Jesus—His Life and Message: The Coming of the Son of Man (Part 2)
March 16, 2021
by Peter Amsterdam
Jesus—His Life and Message: The Coming of the Son of Man (Part 2)
Concerning that day and hour no one knows, not even the angels of heaven, nor the Son, but the Father only.2
Jesus clearly said that the time of His return, His parousia, is unknown to anyone but the Father. Throughout history there have been many predictions of when Jesus was going to return. None of them proved to be true, which makes perfect sense, since Jesus made it clear that no one knows except the Father.
Some may wonder how Jesus couldn’t know the day nor hour when heaven and earth will pass away when He, like the Father, is God. This is a matter that has to do with the inner workings of the Trinity, which is beyond our knowing. The ESV Bible commentary states:
How Jesus could have limited knowledge and yet know all things is difficult, and much remains a mystery, for nobody else has ever been both God and man. One possibility is that Jesus regularly lived on the basis of his human knowledge but could at any time call to mind anything from his infinite knowledge.
As were the days of Noah, so will be the coming of the Son of Man. For as in those days before the flood they were eating and drinking, marrying and giving in marriage, until the day when Noah entered the ark, and they were unaware until the flood came and swept them all away, so will be the coming of the Son of Man.5
Jesus’ return will be sudden and without warning. Those who are alive when it happens will be carrying on with the normal affairs of daily life, just as those in Noah’s day were.
Two men will be in the field; one will be taken and one left. Two women will be grinding at the mill; one will be taken and one left.6
These examples of people going about their daily lives and work at the time of Jesus’ return express the importance of being ready. In both examples there is a division, a separation, between the people. Jesus’ return brings this separation. Those who have made the choice to believe in Christ will be with Him forever, while those who make the conscious decision to reject Him and to live without God will find that their choice will be respected, resulting in their permanent separation from Him.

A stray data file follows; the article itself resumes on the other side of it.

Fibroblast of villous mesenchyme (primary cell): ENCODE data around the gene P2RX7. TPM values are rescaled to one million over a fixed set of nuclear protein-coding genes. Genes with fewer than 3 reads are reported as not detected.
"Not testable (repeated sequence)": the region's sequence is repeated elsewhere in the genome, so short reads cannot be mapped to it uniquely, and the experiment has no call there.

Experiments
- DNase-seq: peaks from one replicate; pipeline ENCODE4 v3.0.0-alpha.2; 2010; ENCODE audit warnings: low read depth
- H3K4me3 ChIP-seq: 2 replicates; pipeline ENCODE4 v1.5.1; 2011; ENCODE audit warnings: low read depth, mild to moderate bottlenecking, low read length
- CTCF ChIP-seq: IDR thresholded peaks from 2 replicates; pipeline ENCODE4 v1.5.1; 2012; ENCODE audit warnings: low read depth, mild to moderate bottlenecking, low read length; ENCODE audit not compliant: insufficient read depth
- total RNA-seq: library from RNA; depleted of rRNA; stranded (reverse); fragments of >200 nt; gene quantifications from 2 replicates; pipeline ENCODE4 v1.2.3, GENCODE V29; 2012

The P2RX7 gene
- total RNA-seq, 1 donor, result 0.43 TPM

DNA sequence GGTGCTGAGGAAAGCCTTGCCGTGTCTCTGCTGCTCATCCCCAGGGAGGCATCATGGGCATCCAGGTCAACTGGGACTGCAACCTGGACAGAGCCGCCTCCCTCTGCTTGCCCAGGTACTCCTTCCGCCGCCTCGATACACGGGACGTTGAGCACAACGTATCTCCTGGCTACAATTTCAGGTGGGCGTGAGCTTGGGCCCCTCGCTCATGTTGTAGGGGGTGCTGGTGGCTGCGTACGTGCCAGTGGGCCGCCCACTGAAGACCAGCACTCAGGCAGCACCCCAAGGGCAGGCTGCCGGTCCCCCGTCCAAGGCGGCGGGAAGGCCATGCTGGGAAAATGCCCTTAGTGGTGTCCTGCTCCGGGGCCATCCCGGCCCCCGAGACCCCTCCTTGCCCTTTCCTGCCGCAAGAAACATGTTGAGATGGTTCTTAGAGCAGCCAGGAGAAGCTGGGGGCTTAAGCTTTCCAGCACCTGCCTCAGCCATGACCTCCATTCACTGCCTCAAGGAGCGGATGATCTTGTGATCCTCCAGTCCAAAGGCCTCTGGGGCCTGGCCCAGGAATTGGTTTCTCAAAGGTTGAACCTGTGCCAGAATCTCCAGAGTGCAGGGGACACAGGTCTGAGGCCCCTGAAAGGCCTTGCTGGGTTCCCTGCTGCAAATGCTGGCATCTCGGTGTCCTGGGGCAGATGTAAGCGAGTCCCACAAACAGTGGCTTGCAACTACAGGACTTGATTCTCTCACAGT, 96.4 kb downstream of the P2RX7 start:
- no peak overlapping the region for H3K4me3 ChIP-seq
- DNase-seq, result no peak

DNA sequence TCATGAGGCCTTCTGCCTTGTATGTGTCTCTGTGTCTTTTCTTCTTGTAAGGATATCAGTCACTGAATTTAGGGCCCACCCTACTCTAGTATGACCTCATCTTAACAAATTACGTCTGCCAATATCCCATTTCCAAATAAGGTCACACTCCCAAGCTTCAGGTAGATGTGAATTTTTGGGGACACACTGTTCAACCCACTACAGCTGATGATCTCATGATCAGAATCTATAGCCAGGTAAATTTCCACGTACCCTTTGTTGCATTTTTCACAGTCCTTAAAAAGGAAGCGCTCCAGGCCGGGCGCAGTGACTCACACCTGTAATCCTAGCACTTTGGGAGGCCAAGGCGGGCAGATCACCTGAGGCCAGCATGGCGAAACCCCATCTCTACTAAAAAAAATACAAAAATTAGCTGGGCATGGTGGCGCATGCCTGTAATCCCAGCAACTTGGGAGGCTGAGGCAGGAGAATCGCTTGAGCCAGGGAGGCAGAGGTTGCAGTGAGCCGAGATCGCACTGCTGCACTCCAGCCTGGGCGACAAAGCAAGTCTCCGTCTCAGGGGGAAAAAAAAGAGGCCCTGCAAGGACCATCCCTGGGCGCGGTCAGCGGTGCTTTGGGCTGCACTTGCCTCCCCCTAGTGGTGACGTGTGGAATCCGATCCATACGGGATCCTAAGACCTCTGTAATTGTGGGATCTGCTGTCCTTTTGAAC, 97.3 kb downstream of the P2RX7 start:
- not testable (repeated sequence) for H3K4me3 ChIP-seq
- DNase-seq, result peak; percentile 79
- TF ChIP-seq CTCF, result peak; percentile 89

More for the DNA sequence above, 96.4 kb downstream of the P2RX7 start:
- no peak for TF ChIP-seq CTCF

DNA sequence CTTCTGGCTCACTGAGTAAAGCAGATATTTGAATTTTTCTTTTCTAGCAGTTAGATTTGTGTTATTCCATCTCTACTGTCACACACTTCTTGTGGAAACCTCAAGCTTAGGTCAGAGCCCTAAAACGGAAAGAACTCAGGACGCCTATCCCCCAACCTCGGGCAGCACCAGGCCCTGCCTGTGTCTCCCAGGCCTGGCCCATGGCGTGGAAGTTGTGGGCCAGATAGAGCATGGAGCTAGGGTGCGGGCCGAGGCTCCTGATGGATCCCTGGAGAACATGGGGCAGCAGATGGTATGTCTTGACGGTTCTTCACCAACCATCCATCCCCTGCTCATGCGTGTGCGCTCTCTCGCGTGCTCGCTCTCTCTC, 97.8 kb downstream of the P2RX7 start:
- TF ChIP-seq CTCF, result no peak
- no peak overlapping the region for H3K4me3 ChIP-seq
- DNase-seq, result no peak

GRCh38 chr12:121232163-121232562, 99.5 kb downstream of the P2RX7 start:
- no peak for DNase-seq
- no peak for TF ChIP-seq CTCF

Therefore, stay awake, for you do not know on what day your Lord is coming.7
As it is certain that Jesus will return, He calls His followers to live in a manner that they will be ready for that time, whenever it may be. If people knew exactly when He was going to come again, they could put off any preparation until shortly before His coming. However, they do not know, and therefore they must live in a state of constant readiness.
Know this, that if the master of the house had known in what part of the night the thief was coming, he would have stayed awake and would not have let his house be broken into.8
Jesus included this illustration to help them understand that His return would come unexpectedly. Clearly, if one knew when his house was going to be robbed, he would prepare himself. The timing of Christ’s return, however, is not known. This point is made throughout the New Testament.
You yourselves are fully aware that the day of the Lord will come like a thief in the night.9
But you are not in darkness, brothers, for that day to surprise you like a thief.10
The day of the Lord will come like a thief, and then the heavens will pass away with a roar, and the heavenly bodies will be burned up and dissolved, and the earth and the works that are done on it will be exposed.11
“Behold, I am coming like a thief! Blessed is the one who stays awake, keeping his garments on, that he may not go about naked and be seen exposed!”12
Therefore you also must be ready, for the Son of Man is coming at an hour you do not expect.13
Because the disciples did not know when Christ would return, and knew that His return would be at an unexpected time, they were instructed to live in a state of constant readiness. Jesus’ instruction to His disciples applies equally to all present-day believers as well, because we are in the same state of not knowing when He will return.
Jesus continued with:
“Who then is the faithful and wise servant, whom his master has set over his household, to give them their food at the proper time? Blessed is that servant whom his master will find so doing when he comes. Truly, I say to you, he will set him over all his possessions.”14